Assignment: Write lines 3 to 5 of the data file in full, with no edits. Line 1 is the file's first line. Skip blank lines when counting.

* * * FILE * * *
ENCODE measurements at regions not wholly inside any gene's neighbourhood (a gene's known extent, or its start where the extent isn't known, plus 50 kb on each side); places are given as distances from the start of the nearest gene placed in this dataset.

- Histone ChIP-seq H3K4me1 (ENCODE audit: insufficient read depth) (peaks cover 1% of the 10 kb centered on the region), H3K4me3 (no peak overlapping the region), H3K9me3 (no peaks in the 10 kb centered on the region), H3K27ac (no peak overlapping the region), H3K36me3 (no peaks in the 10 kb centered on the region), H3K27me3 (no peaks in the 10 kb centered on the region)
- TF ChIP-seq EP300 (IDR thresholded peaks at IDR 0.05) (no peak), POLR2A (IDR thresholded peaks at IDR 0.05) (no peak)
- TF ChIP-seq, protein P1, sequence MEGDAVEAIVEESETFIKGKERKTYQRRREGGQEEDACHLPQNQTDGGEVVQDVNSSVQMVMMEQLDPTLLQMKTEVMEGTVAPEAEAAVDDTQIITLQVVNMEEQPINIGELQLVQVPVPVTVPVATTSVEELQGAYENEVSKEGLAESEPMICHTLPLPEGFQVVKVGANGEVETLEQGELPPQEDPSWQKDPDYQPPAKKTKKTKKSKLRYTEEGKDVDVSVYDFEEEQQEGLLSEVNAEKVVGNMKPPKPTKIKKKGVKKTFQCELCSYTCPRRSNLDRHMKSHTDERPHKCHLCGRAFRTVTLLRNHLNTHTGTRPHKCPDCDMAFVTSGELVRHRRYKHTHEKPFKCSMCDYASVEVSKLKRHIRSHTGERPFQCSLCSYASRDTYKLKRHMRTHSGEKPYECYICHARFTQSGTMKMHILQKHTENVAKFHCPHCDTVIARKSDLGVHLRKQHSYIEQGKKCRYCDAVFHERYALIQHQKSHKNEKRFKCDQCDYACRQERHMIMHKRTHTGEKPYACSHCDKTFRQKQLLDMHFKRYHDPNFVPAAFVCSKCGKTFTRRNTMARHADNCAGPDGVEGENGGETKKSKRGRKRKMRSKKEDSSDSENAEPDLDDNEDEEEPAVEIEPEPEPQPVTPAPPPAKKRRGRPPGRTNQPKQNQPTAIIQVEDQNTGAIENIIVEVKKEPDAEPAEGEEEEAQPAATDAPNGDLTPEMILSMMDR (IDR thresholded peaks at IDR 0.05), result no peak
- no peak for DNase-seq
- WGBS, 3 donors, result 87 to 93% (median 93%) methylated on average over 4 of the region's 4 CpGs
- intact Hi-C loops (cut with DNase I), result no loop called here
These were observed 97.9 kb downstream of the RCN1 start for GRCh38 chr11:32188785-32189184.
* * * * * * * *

- TF ChIP-seq EP300 (IDR thresholded peaks at IDR 0.05) (no peak), POLR2A (IDR thresholded peaks at IDR 0.05) (no peak)
- TF ChIP-seq, protein P1, sequence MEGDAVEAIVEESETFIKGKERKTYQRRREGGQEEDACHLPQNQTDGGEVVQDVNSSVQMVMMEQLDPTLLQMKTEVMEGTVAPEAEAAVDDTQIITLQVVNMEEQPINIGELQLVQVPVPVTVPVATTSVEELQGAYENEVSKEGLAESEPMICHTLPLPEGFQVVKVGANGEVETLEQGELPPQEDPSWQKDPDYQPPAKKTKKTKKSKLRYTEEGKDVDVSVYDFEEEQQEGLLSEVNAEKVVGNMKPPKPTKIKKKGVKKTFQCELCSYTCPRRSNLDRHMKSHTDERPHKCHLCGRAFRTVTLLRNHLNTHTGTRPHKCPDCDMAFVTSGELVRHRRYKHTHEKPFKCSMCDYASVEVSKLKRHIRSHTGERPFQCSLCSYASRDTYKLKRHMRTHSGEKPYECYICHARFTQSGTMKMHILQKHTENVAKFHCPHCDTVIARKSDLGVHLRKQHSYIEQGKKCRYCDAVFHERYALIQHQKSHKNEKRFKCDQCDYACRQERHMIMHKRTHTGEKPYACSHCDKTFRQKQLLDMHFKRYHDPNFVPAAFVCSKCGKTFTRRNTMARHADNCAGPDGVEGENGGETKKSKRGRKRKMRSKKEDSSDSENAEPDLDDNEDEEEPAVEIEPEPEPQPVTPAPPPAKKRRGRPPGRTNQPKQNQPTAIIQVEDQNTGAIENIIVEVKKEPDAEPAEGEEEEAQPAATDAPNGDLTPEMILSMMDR (IDR thresholded peaks at IDR 0.05), result no peak
- no peak for DNase-seq